If you can see Mt. Baker, you are part of The Experience

Ski to Sea draws thousands of athletes to Whatcom County


Ski to Sea brought in athletes from around the Pacific Northwest to compete in the classic relay on Sunday, May 26.

Birch Equipment earned its third first-place finish in as many years, beating out other three-time champion Boomer’s Drive-In – and nearly 500 other teams – with a time of 6:07:05.

The seven-leg, ski, bike, canoe, paddle and footrace drew over 3,500 participants from across the U.S. and Canada. Despite rainy, overcast weather – with some rain/snow mix in the early-morning alpine legs – winds were calm on the final sea kayak stretch, and the athletes were able to meander through Whatcom County’s snowy peaks and rushing river without any cancellations.

Jonas Ecker, a Bellingham-born paddler set to compete for Team USA in the upcoming Paris Olympics in canoe and kayak events, earned the “Top Gun” award in the sea kayak leg with a 37:17.6 time.

SHEroes posted the fastest time by an all-female team, with Anna Goodwin (cross-country ski), Alyson Carlyon Stewart (downhill ski), Aly Huerter (run), Anna Talman (road bike), Barb Willson and Kari Wright (canoe), Bridget Meyboom (cylcocross), and Megan Northey (sea kayak), finishing with a time of 7:38:00.4.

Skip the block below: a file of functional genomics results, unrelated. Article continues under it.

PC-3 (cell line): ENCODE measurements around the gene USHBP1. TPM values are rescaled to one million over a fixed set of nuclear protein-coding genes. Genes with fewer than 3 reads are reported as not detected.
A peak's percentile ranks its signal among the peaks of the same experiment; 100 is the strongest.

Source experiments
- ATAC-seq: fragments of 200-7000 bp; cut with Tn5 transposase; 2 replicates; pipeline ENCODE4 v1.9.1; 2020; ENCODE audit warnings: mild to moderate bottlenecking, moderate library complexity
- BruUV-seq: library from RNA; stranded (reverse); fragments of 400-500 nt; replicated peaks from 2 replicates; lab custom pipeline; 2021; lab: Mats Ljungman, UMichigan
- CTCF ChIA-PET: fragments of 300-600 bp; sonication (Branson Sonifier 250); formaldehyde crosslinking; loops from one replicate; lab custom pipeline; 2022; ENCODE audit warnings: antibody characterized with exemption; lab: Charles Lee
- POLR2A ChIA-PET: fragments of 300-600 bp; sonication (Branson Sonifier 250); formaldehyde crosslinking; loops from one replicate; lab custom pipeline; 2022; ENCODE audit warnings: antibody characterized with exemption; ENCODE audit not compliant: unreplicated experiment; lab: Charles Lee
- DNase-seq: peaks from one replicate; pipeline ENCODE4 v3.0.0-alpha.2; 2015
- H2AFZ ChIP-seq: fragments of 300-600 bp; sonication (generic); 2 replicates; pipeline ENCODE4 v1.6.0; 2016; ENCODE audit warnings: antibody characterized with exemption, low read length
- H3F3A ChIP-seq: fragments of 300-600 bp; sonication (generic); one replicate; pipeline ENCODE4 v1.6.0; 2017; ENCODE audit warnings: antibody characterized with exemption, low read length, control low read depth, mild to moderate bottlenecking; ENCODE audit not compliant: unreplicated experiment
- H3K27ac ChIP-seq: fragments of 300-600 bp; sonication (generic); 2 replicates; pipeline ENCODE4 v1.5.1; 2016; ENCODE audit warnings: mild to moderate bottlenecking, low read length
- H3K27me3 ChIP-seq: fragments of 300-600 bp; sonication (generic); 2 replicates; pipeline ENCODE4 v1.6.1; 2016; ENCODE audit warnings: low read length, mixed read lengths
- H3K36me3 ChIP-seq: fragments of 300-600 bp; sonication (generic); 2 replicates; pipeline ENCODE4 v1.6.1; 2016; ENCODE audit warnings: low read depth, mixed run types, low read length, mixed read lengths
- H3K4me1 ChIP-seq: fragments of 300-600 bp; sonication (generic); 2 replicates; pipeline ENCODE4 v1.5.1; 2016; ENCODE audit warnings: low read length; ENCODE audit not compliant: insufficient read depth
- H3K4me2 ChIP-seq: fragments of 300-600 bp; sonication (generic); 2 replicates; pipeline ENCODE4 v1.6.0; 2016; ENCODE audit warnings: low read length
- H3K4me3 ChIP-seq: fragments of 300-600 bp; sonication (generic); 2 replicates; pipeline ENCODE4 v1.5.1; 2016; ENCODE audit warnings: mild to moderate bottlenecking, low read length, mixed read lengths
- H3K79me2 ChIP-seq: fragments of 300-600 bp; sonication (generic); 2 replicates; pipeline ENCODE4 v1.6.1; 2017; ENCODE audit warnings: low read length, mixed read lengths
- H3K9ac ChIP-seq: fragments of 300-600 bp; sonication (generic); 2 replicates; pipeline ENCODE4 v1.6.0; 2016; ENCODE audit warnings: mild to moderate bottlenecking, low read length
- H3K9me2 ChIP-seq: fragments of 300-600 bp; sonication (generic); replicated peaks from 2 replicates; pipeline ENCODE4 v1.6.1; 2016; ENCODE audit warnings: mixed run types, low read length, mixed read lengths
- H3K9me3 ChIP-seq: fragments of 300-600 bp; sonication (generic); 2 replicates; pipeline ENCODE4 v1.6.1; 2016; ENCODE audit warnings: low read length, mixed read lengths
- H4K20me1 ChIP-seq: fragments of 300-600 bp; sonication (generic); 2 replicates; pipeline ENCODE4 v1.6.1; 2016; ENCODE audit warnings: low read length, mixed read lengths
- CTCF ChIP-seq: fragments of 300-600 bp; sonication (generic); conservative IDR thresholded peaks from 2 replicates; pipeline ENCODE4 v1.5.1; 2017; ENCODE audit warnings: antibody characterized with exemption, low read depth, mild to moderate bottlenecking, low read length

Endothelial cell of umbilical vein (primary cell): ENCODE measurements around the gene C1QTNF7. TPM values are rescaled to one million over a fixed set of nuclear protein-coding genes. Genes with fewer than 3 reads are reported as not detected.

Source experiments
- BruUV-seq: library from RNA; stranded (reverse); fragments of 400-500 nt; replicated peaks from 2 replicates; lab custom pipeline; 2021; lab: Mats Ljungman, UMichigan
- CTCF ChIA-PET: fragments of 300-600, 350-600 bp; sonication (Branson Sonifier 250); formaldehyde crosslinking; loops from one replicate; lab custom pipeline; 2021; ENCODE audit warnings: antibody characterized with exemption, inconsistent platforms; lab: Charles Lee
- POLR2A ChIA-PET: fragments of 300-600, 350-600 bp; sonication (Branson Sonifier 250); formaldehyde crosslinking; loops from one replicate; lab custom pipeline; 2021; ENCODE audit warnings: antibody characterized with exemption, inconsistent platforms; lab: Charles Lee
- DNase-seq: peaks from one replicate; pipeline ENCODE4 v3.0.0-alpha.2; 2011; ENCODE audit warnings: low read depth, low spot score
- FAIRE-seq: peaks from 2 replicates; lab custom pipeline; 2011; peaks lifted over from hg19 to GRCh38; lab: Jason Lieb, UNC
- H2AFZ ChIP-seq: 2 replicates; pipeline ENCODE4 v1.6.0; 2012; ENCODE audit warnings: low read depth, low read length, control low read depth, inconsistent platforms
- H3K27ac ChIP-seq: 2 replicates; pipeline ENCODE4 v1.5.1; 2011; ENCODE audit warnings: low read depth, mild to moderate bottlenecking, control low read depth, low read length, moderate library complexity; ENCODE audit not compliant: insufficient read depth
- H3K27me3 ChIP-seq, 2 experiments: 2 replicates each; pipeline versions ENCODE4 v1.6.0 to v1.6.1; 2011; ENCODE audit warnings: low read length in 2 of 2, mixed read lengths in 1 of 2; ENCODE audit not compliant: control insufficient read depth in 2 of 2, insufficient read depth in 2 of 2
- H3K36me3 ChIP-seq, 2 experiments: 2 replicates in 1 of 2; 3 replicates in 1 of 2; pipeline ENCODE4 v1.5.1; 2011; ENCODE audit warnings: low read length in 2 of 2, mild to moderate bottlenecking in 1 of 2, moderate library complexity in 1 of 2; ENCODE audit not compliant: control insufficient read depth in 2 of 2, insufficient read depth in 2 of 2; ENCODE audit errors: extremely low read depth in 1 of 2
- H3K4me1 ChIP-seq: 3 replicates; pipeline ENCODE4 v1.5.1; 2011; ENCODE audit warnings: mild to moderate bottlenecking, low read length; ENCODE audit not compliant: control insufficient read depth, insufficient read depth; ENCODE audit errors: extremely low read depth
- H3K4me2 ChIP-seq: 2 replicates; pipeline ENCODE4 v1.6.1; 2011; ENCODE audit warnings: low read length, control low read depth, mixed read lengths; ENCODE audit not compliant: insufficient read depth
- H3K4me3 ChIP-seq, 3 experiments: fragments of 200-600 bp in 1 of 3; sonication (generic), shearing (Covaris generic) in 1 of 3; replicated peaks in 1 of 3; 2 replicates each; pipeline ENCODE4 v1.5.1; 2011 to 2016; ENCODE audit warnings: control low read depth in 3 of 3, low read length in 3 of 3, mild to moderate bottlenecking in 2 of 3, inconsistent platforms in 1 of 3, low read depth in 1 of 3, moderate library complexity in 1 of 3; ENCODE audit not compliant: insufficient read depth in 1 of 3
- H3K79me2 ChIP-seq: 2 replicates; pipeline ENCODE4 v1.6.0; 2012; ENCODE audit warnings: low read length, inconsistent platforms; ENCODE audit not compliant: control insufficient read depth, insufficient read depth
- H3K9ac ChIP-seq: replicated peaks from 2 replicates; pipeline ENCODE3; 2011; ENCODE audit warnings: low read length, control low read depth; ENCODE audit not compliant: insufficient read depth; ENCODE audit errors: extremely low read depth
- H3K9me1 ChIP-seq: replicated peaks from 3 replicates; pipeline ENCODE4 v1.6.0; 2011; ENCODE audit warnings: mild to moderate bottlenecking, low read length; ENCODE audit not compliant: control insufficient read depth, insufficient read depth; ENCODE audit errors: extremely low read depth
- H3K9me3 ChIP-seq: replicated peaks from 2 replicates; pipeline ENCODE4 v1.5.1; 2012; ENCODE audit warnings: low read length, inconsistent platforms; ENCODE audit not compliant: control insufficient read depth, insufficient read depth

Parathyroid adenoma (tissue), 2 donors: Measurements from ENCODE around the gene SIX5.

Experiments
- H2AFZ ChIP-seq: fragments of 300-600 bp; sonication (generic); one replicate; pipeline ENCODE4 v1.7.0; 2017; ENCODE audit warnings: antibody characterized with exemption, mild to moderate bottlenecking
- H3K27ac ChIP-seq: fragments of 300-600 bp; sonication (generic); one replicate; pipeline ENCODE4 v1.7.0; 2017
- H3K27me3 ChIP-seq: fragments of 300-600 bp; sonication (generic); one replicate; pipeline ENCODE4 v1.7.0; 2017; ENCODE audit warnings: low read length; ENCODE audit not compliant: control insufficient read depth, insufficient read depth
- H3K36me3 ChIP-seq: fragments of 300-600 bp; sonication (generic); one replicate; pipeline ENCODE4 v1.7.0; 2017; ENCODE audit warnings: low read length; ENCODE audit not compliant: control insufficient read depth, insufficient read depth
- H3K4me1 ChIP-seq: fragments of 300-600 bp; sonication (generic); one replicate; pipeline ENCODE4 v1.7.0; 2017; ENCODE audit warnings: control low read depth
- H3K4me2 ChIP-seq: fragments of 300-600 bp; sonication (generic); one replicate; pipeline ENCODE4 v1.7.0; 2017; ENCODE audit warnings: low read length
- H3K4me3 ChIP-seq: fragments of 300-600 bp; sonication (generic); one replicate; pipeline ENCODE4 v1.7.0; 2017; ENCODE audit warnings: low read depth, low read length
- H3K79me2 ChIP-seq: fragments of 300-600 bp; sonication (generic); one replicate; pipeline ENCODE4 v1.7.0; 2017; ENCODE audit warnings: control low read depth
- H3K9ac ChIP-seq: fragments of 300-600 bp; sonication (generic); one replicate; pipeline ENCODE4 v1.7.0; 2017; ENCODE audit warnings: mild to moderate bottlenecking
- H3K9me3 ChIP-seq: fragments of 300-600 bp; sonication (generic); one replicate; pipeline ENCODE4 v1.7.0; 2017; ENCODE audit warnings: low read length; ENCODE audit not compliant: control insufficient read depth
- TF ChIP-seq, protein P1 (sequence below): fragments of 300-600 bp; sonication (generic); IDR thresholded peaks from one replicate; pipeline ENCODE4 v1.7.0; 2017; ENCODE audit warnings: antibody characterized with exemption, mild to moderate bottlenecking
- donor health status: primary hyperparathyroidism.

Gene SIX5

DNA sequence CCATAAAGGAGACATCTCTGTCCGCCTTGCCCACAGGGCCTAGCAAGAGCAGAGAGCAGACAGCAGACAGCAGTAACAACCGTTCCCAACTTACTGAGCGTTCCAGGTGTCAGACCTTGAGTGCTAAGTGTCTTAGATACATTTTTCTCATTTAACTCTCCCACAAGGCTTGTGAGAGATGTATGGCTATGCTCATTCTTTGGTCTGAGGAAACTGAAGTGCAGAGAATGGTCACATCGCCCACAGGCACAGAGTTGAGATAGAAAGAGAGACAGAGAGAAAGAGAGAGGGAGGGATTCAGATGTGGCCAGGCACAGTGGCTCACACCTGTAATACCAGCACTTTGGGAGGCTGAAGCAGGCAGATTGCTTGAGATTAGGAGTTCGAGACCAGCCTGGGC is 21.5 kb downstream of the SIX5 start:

One of the newest divisions is “Car-Free” teams, meaning groups that completed the entire race without the assistance of motorized transportation. All racers, support team members and equipment (including canoes and kayaks) are transported without a car, usually by bike. While a daunting task on top of an already daunting journey, it didn’t slow down team Surfrider Mavericks, which finished with a time of 6:40:22, placing seventh overall.

Thanks to a few late spring snow flurries, Mt. Baker Ski Area volunteers were able to pile what snow was left to preserve the ski portions, avoiding the cancellation of the iconic opening alpine legs of the race.

Now in its fifth decade since officially establishing in 1973, Ski to Sea drew competitors from as far as Alabama, Michigan, West Virginia and Alberta, Canada to compete, and thousands of spectators to watch exhausted kayakers reach the final leg of their journey and ring the finish line bells at Marine Park in Fairhaven. It was the first sold out race since 2011.    X